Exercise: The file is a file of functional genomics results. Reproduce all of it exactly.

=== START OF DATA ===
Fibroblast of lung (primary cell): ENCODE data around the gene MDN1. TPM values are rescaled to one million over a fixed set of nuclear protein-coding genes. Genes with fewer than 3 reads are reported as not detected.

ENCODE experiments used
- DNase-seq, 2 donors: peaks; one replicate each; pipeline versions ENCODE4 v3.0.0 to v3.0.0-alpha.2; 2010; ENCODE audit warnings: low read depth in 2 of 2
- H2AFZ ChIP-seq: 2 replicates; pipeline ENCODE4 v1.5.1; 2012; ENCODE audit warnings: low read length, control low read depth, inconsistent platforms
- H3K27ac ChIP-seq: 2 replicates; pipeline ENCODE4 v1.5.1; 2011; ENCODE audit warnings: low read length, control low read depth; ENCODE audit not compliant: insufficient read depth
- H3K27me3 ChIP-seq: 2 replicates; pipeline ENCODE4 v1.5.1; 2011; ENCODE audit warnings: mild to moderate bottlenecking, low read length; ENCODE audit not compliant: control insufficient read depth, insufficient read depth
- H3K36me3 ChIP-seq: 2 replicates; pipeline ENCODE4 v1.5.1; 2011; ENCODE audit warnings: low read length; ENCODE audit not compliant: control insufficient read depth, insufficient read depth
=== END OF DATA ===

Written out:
Fibroblast of lung (primary cell): ENCODE data around the gene MDN1. TPM values are rescaled to one million over a fixed set of nuclear protein-coding genes. Genes with fewer than 3 reads are reported as not detected.

ENCODE experiments used
- DNase-seq, 2 donors: peaks; one replicate each; pipeline versions ENCODE4 v3.0.0 to v3.0.0-alpha.2; 2010; ENCODE audit warnings: low read depth in 2 of 2
- H2AFZ ChIP-seq: 2 replicates; pipeline ENCODE4 v1.5.1; 2012; ENCODE audit warnings: low read length, control low read depth, inconsistent platforms
- H3K27ac ChIP-seq: 2 replicates; pipeline ENCODE4 v1.5.1; 2011; ENCODE audit warnings: low read length, control low read depth; ENCODE audit not compliant: insufficient read depth
- H3K27me3 ChIP-seq: 2 replicates; pipeline ENCODE4 v1.5.1; 2011; ENCODE audit warnings: mild to moderate bottlenecking, low read length; ENCODE audit not compliant: control insufficient read depth, insufficient read depth
- H3K36me3 ChIP-seq: 2 replicates; pipeline ENCODE4 v1.5.1; 2011; ENCODE audit warnings: low read length; ENCODE audit not compliant: control insufficient read depth, insufficient read depth